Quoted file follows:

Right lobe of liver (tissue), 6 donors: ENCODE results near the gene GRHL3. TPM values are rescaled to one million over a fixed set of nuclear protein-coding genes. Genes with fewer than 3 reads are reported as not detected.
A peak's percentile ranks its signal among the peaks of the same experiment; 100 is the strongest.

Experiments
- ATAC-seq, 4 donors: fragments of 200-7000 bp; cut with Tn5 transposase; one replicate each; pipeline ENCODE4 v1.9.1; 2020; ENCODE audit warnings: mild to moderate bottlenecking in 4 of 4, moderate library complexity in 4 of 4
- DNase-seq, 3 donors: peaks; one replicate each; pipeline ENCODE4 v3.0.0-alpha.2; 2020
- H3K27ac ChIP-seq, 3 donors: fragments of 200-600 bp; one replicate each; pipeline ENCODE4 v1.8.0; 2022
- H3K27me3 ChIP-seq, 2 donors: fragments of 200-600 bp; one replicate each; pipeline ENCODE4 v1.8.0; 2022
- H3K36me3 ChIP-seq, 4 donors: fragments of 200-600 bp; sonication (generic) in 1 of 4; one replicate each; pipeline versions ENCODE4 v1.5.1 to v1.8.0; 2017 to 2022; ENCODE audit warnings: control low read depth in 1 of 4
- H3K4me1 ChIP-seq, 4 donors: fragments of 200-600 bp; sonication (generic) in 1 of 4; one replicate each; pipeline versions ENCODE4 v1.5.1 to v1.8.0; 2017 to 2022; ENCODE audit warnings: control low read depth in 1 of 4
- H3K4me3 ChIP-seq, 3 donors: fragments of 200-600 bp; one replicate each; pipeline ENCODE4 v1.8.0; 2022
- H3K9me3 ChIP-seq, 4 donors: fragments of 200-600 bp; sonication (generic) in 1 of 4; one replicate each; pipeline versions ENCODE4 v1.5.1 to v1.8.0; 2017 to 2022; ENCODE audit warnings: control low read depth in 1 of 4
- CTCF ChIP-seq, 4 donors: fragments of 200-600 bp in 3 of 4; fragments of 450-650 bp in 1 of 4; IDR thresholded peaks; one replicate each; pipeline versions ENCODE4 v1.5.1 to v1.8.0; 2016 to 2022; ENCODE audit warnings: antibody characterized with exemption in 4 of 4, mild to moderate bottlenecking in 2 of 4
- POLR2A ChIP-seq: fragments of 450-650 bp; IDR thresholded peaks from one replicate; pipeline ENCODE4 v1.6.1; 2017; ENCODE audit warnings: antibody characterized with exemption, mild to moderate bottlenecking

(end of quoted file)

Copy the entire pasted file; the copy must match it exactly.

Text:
Right lobe of liver (tissue), 6 donors: ENCODE results near the gene GRHL3. TPM values are rescaled to one million over a fixed set of nuclear protein-coding genes. Genes with fewer than 3 reads are reported as not detected.
A peak's percentile ranks its signal among the peaks of the same experiment; 100 is the strongest.

Experiments
- ATAC-seq, 4 donors: fragments of 200-7000 bp; cut with Tn5 transposase; one replicate each; pipeline ENCODE4 v1.9.1; 2020; ENCODE audit warnings: mild to moderate bottlenecking in 4 of 4, moderate library complexity in 4 of 4
- DNase-seq, 3 donors: peaks; one replicate each; pipeline ENCODE4 v3.0.0-alpha.2; 2020
- H3K27ac ChIP-seq, 3 donors: fragments of 200-600 bp; one replicate each; pipeline ENCODE4 v1.8.0; 2022
- H3K27me3 ChIP-seq, 2 donors: fragments of 200-600 bp; one replicate each; pipeline ENCODE4 v1.8.0; 2022
- H3K36me3 ChIP-seq, 4 donors: fragments of 200-600 bp; sonication (generic) in 1 of 4; one replicate each; pipeline versions ENCODE4 v1.5.1 to v1.8.0; 2017 to 2022; ENCODE audit warnings: control low read depth in 1 of 4
- H3K4me1 ChIP-seq, 4 donors: fragments of 200-600 bp; sonication (generic) in 1 of 4; one replicate each; pipeline versions ENCODE4 v1.5.1 to v1.8.0; 2017 to 2022; ENCODE audit warnings: control low read depth in 1 of 4
- H3K4me3 ChIP-seq, 3 donors: fragments of 200-600 bp; one replicate each; pipeline ENCODE4 v1.8.0; 2022
- H3K9me3 ChIP-seq, 4 donors: fragments of 200-600 bp; sonication (generic) in 1 of 4; one replicate each; pipeline versions ENCODE4 v1.5.1 to v1.8.0; 2017 to 2022; ENCODE audit warnings: control low read depth in 1 of 4
- CTCF ChIP-seq, 4 donors: fragments of 200-600 bp in 3 of 4; fragments of 450-650 bp in 1 of 4; IDR thresholded peaks; one replicate each; pipeline versions ENCODE4 v1.5.1 to v1.8.0; 2016 to 2022; ENCODE audit warnings: antibody characterized with exemption in 4 of 4, mild to moderate bottlenecking in 2 of 4
- POLR2A ChIP-seq: fragments of 450-650 bp; IDR thresholded peaks from one replicate; pipeline ENCODE4 v1.6.1; 2017; ENCODE audit warnings: antibody characterized with exemption, mild to moderate bottlenecking